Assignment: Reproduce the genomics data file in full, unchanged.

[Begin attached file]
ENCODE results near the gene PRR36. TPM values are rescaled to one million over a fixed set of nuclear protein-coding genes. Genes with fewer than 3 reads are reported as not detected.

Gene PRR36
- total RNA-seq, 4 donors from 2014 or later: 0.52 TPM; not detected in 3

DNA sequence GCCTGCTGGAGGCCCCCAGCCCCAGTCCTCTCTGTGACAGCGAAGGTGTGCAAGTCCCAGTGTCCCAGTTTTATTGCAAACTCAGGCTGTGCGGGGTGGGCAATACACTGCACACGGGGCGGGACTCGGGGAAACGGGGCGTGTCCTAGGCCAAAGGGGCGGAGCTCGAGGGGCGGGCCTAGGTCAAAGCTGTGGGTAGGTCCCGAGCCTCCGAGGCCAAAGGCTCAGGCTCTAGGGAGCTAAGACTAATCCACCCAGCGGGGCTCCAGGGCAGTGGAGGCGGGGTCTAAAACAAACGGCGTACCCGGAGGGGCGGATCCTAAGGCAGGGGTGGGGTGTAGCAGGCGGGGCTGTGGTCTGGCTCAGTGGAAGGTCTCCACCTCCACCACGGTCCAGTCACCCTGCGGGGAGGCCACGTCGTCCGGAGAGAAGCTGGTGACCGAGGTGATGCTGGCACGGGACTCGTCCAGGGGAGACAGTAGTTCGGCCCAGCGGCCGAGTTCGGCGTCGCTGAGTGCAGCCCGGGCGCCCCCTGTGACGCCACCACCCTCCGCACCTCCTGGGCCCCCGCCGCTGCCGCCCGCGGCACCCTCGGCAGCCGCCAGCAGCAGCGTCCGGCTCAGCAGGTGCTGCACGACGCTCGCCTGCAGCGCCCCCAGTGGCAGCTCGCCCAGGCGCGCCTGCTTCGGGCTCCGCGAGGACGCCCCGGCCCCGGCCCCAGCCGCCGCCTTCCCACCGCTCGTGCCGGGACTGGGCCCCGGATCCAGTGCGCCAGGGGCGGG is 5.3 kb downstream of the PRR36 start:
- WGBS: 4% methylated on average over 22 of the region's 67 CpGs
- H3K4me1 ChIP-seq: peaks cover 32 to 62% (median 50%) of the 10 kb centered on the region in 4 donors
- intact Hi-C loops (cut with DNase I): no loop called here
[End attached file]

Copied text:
ENCODE results near the gene PRR36. TPM values are rescaled to one million over a fixed set of nuclear protein-coding genes. Genes with fewer than 3 reads are reported as not detected.

Gene PRR36
- total RNA-seq, 4 donors from 2014 or later: 0.52 TPM; not detected in 3

DNA sequence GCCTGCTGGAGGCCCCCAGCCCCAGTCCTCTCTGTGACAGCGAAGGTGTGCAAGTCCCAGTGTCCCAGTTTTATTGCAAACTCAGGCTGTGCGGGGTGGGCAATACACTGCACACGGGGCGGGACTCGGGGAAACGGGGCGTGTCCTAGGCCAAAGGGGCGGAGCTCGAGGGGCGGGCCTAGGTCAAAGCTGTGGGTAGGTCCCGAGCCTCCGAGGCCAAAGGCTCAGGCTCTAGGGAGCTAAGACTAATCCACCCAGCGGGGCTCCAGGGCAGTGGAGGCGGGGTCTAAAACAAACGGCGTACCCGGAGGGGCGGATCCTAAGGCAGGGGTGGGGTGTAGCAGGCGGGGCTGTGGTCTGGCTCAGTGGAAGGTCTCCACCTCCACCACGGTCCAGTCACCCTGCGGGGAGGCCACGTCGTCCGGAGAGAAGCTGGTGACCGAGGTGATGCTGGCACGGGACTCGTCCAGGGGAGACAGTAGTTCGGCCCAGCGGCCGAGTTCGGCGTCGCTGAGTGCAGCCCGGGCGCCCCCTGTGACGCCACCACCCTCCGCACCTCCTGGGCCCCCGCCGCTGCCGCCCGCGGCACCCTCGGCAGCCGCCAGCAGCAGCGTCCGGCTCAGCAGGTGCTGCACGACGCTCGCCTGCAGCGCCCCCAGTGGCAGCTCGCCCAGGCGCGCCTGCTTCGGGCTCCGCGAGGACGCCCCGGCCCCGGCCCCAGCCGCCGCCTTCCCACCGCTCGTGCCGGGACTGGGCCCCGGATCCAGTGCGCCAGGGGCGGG is 5.3 kb downstream of the PRR36 start:
- WGBS: 4% methylated on average over 22 of the region's 67 CpGs
- H3K4me1 ChIP-seq: peaks cover 32 to 62% (median 50%) of the 10 kb centered on the region in 4 donors
- intact Hi-C loops (cut with DNase I): no loop called here